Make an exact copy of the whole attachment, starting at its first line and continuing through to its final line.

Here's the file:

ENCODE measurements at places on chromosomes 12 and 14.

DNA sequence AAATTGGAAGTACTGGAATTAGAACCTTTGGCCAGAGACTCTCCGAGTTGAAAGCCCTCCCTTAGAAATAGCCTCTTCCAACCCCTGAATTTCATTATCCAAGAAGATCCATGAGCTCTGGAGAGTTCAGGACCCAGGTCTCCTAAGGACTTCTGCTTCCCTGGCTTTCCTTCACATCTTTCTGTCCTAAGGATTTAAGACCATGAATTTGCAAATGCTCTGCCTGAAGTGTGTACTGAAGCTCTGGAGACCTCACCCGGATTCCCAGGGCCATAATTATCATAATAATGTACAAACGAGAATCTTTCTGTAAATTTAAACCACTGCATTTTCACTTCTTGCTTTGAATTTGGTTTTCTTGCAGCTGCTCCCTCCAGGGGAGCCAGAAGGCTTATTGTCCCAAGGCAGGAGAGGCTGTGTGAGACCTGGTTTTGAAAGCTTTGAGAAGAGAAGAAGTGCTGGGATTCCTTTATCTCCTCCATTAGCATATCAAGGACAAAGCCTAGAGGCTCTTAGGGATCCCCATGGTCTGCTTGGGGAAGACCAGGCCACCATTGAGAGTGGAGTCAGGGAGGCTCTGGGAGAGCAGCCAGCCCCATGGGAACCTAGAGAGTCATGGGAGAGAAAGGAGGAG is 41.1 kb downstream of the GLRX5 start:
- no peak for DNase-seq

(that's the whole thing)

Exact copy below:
ENCODE measurements at places on chromosomes 12 and 14.

DNA sequence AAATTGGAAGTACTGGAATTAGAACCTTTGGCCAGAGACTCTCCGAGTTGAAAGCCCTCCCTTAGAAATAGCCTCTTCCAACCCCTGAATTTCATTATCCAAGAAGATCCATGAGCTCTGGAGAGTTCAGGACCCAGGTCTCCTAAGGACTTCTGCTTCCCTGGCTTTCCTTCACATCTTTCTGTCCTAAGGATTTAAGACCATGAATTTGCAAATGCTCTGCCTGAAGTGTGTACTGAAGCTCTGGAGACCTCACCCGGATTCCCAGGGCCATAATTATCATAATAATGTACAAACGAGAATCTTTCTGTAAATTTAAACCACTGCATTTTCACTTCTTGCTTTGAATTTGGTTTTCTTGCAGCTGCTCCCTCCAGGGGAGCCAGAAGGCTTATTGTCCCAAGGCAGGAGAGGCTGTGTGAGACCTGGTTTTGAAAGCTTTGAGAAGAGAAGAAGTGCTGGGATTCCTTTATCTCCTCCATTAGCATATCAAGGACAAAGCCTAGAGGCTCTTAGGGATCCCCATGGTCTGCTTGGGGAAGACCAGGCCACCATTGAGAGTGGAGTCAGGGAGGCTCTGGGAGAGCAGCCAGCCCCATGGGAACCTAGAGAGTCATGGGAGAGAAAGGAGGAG is 41.1 kb downstream of the GLRX5 start:
- no peak for DNase-seq